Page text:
I began digging again, faster now. I had no idea what to expect, but I was ready to find anything.

Or so I thought.

On my third handful of soft earth an object fell out of the side of the hole. I nearly wet myself out of excitement, then I did wet myself out of fear.

The thing rolled out and bumped against my knee. It was roughly oblique; actually, it looked like a very large egg, although it was dark gray. It was undoubtedly the same metal as the ring, but not nearly as shiny. The thing was covered with thick grooves like some tiny relief globe, and spun roughly off center when it hit my knee. There was something that resembled a soda-siphon top on one end of it, with a tiny hole in it's side. I would later realize that the rod on the ring probably fit in it.

As the object hit the ground, a thin piece of bluish metal seemed to propel itself away from the object, landing on my right. It was about the same length as the object, but not nearly as wide. As I looked at it, I noticed plain white writing on it. The words were:


My parents were always proud that I was fairly quick on the uptake, and at that moment I was too. At that point, I guessed I had about two, maybe three seconds, to haul ass before that grenade went off. Luckily, I had not begun my hole at the base of the hill, and as I leapt back in fear, I fell below the level of the hole.

The explosive in the grenade detonated, covering me with thick dust and turning me temporarily deaf. When I knew for certain I was still alive, I took in a tentative breath. I breathed in a lot of dust, and I coughed non-stop for a full minute. The smell of burnt air surrounded me, and could see a few torn pieces of shrapnel which had once been the housing of the grenade.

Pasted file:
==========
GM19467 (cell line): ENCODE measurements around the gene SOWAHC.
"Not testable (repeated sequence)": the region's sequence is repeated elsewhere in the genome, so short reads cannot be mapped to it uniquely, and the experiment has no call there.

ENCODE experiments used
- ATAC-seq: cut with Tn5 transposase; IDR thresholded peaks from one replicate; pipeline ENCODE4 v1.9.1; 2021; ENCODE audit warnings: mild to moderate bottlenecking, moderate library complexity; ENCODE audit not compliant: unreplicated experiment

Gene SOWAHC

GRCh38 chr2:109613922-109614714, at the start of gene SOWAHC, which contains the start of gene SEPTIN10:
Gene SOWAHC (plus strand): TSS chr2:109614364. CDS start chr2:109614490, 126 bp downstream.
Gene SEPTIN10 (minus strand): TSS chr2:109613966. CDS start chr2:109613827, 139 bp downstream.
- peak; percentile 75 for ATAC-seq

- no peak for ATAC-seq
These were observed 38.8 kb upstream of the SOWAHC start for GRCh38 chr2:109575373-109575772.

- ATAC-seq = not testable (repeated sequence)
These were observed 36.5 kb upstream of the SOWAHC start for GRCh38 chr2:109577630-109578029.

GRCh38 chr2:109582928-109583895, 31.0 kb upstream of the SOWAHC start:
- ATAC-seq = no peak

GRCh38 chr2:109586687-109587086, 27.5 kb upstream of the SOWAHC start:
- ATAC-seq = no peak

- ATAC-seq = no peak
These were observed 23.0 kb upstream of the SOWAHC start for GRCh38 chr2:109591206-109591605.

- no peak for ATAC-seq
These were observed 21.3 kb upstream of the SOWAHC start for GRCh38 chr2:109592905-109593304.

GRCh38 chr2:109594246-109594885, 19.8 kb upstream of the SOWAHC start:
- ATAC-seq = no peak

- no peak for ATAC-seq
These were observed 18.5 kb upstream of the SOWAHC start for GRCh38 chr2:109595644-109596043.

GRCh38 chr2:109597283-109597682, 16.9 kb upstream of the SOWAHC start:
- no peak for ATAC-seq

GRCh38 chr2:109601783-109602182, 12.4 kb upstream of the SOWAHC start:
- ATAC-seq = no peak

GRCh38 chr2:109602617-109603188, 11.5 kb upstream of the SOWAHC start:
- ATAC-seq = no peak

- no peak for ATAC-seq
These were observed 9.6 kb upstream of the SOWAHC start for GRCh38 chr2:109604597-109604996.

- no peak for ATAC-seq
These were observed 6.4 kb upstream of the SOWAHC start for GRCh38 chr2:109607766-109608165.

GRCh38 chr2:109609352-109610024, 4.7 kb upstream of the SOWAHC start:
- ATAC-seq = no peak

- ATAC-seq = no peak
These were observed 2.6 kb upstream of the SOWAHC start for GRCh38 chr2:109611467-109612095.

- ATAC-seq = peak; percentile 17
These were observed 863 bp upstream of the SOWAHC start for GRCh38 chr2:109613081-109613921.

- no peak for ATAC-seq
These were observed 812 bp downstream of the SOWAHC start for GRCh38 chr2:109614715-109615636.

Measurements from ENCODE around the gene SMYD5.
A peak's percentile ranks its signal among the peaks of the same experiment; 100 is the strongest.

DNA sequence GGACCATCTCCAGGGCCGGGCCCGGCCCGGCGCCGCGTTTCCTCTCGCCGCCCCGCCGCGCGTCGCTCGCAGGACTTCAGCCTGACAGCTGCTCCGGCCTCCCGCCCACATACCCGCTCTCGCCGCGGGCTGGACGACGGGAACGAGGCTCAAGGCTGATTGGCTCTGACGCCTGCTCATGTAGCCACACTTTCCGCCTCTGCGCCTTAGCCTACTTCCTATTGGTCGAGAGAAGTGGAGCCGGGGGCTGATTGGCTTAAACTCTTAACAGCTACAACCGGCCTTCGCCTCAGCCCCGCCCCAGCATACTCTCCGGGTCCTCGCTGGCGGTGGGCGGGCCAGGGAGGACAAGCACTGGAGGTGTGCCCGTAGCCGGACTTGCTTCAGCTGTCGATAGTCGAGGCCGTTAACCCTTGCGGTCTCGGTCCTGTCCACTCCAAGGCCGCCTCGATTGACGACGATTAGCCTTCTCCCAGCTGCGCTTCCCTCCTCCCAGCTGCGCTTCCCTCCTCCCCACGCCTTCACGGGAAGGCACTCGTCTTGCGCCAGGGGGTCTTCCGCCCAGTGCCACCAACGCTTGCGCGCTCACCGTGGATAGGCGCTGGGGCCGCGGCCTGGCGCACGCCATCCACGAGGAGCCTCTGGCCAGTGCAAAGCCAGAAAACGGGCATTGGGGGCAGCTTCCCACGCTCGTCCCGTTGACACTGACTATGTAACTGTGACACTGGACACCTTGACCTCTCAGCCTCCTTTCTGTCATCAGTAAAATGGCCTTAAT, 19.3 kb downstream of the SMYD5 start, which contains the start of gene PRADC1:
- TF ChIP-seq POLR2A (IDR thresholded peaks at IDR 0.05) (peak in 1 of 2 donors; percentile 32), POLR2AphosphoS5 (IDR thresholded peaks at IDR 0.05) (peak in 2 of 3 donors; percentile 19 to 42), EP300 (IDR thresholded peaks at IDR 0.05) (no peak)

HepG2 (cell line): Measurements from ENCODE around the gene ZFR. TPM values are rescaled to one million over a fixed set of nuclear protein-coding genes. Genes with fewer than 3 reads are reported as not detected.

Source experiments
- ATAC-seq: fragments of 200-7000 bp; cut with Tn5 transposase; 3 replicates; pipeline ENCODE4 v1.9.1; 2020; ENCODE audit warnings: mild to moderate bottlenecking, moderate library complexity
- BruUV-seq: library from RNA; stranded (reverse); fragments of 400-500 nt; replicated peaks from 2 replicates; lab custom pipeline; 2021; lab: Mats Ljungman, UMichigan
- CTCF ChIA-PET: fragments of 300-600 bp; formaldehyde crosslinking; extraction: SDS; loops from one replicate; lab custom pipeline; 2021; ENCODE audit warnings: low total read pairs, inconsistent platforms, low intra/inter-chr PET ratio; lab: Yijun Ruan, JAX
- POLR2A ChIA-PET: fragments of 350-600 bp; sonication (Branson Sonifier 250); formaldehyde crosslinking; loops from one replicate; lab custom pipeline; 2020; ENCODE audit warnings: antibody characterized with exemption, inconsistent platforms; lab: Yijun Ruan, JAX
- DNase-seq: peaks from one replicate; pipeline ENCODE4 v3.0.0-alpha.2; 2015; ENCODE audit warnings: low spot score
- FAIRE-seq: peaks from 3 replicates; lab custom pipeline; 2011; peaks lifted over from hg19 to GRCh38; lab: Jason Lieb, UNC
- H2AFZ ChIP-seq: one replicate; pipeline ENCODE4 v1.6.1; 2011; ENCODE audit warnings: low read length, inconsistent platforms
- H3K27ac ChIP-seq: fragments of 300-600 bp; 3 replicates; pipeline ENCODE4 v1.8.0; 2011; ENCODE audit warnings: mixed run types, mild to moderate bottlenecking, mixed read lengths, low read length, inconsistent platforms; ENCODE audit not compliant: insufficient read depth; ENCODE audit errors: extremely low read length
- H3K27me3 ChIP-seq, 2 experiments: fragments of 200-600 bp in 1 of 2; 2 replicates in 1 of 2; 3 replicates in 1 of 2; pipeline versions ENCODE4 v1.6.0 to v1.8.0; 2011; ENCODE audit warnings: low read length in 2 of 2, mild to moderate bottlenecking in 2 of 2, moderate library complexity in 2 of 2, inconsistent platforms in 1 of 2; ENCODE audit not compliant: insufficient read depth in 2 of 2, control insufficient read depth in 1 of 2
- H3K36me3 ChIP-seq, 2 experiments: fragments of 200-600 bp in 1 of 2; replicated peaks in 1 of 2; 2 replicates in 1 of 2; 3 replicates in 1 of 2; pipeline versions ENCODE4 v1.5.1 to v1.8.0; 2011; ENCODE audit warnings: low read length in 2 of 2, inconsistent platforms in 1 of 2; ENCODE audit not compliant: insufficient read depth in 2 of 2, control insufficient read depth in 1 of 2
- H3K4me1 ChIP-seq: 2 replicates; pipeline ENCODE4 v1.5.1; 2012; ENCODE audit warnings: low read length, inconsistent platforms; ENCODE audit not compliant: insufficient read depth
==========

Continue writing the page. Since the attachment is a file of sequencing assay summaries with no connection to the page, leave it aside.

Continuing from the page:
Now, when any other normal grown-up would have been playing the gibbering idiot, I calmly got up and looked at my hole. When you're six, you don't realize what it's like to come close to death. Indeed, in the moment before the grenade went off my entire life had flashed before me, but I can't say I really noticed it, seeing as my life had only been going on for a few years, and it went by so fast it didn't register.

And, of course there was the third six-year-old axiom: If you're still okay, then there's no reason to go home yet...

Looking at my hole I saw it had grown some. A lot, really. In fact it seemed to bore straight into the hill. For a second, I thought I had achieved my original goal to dig all the way through, but I saw that this was not so. But, I did want to see what was inside, so I gathered my courage and climbed in.

The hole was wide enough to allow easy crawling room, and I soon found myself in a large open space. The hill was evidently hollow.

I spent the rest of the day at that artificial cave, poking through everything that was there (after running home and fetching a flashlight). I found eight crates of grenades like the one I had stumbled upon, a crate containing ten M-16's, four crates of M-16 clips, a case containing a stand-mounted M-60, three crates of ammo belts for the M-60, a long cylinder containing a collapsible Light Antitank Weapon, and five crates of missiles. In addition, there was a locker containing several bulletproof vests, boots, pants, infrared goggles, and rations. The rations turned out to be bad, but I had soon replaced them with my own from home.

And as my childhood continued I spent many hours in that old hidden munitions dump which was no longer quite so hidden. I learned a great deal about wars from what was in that old bunker, and it still holds a sense of magic, even from so far away; that magic I felt when I had first entered. And when I think about the fact that I might not ever see it again, I feel as if an old friend has moved away. I mean, this whole thing wasn't entirely my fault, if that dummy Philip hadn't asked to see the LAW during recess and accidentally shot it off before I even had chance to show everyone at show-and-tell, I might not be spending this time in the reformatorium.